POOR John Major: Even when he wins, he loses. The latest opinion poll, taken after his remarkably successful gamble in challenging his critics within the Conservative Party, showed that his electoral fortunes had risen by precisely one percentage point, to 25 percent. A large proportion of his fellow citizens regard him as a loser (56 percent), weak (61 percent), and unimpressive (68 percent). The ordinary, unexcitable qualities that in 1990 got him elected leader of the Tory Party soon started to work against him. Once, his great advantage was that he was not Margaret Thatcher; not anymore. Above all, people don't like so much division and argument in the governing party.
The division has of course been over Europe. It was a subject that divided the Labour government in 1974-75, and after Mrs. Thatcher was bundled out of office five years ago it came back to divide the Conservatives. Then, as now, unknown MPs found themselves, to their great delight, being courted by newspapers and television with an assiduity which only Cabinet ministers can usually expect. The attention became too good to give up merely for the sake of party unity; so the dispute went on. The rebels weren't many in number, but they tended to drown out the voices of their opponents by the intensity of their argument. Much the same thing happened in 1975. Then the Labour prime minister, Harold Wilson, called a national referendum that was won by a 2-to-1 majority by the pro-Europeans.
In those days, John Major was strongly pro-European; many of his generation of Conservatives were and are. My guess is that his fundamental instincts haven't changed in the slightest. His problem has been that there are still many resentful Thatcherites in the parliamentary party, and his majority in the House of Commons (unlike Margaret Thatcher's) is so slim, that he has had to pretend to be skeptical about Europe to hold his party together.
Now, though, he has defeated his opponents and can be his own man. True, the win wasn't overwhelming; in fact it was much less than Major and his team had hoped for. But it has silenced his critics, and he has already begun to set the tone for the remaining two years of his government: a moderate, careful pro-European approach. It won't be too enthusiastic. John Major may be an instinctive pro-European, but he doesn't want a European super-state with a powerful, intrusive government based in Brussels. Not that this is what the Maastricht Treaty called for; but it is how Maastritcht has been presented to the British public, and it would be hard for Major to seem too favorable toward it now. Nor is he enthusiastic about a single European currency; his experiences when the pound fell out of the European Monetary System in 1992 were enough to put him off the whole experiment for good. Nevertheless he seems to believe that being on the fringes of European economic and monetary union without actually being part of it could be seriously damaging.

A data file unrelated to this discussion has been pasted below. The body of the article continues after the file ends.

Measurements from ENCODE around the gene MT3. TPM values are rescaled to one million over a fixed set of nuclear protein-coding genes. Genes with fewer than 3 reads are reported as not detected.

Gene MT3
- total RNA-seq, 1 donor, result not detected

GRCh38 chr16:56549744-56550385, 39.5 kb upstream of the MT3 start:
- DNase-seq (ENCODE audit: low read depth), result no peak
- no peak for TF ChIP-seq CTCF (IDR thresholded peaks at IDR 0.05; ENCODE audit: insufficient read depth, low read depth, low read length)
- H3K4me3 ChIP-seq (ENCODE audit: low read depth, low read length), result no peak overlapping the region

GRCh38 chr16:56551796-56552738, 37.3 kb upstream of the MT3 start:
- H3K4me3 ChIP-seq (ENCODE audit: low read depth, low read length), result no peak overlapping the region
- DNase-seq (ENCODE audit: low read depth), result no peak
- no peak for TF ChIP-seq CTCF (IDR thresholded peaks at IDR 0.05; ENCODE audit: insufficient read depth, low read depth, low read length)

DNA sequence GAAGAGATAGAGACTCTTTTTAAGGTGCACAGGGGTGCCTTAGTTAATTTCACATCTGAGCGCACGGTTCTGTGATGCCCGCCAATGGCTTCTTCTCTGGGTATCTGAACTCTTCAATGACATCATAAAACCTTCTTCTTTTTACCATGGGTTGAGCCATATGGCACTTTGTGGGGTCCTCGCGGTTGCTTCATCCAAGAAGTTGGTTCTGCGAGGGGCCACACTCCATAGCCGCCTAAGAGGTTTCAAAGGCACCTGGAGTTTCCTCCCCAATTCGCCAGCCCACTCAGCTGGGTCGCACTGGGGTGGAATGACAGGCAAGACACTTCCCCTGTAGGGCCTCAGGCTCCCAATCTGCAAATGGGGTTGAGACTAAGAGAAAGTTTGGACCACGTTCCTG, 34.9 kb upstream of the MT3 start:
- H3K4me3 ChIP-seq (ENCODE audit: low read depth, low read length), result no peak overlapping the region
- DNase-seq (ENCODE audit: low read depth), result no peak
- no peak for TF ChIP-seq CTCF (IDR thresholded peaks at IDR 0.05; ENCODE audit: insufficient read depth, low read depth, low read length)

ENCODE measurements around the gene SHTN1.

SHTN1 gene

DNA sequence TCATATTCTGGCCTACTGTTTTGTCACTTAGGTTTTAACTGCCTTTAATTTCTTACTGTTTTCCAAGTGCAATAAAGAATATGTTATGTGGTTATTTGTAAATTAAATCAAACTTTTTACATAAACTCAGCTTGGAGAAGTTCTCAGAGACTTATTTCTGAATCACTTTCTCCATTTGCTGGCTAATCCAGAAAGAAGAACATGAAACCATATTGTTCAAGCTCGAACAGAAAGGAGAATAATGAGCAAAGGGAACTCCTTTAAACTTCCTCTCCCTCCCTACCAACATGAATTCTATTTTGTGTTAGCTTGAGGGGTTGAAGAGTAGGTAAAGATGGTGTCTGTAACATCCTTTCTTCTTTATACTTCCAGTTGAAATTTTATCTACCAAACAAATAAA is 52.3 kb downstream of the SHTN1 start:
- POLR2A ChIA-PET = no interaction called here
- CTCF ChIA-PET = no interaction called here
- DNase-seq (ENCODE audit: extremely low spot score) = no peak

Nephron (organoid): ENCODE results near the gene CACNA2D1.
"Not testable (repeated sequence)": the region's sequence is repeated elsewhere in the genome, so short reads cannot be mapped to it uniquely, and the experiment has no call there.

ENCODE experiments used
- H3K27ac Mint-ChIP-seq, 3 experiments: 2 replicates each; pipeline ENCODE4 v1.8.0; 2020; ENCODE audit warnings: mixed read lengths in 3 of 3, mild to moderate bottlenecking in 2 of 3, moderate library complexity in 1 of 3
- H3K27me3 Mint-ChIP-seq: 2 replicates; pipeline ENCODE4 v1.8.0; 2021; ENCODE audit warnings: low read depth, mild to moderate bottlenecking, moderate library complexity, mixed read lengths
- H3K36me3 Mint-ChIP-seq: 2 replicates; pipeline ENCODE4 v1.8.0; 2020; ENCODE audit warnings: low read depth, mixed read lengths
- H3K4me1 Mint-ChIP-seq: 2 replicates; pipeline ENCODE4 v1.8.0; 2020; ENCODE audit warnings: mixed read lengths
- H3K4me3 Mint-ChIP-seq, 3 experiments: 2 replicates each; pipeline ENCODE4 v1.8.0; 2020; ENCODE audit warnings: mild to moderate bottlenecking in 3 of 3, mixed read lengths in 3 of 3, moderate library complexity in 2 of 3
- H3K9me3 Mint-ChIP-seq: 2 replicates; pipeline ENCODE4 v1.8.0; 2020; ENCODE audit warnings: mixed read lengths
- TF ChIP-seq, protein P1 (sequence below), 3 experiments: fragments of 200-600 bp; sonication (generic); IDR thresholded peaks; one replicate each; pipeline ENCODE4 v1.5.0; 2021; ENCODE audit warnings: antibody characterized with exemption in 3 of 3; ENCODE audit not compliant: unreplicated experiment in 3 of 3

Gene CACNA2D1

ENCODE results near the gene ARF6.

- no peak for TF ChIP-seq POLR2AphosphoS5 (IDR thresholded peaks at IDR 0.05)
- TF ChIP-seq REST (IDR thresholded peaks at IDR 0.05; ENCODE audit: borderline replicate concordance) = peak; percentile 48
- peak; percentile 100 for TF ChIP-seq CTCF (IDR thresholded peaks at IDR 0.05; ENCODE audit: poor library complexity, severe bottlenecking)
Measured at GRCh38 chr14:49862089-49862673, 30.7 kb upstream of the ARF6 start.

The key to his whole European approach was the appointment of a new foreign secretary. The outgoing one, Douglas Hurd, was a remarkable man; but Bosnia and the Europe issue filled his last years in office with frustration, and he was glad to go. His place has now been taken by Malcolm Rifkind, who shares Major's softly-softly European views. Over the last couple of years Rifkind has studiously tried to give the impression he was skeptical about Europe: such were the pressures Thatcherites managed to exert on the Conservative leadership.
Now, though, the Thatcherites have been defeated, and it should be easier for Major and Rifkind to be more Euro-friendly. Still, some things will hold them back. John Major tried to unite his unruly party by accusing the opposition Labour leadership of being prepared to do anything Brussels wanted, regardless of Britain's interest; for that reason alone it will be difficult for him to be too malleable when he sits round the table with other EU leaders. And of course the anti-European, Thatcherite wing of the Conservative party has only been quieted, not silenced. There may now be fewer pressures on him to pretend to be anti-European, but the answer to the old cliche, ''Will the real John Major please stand up?'' seems to be: Yes, but not to his full height.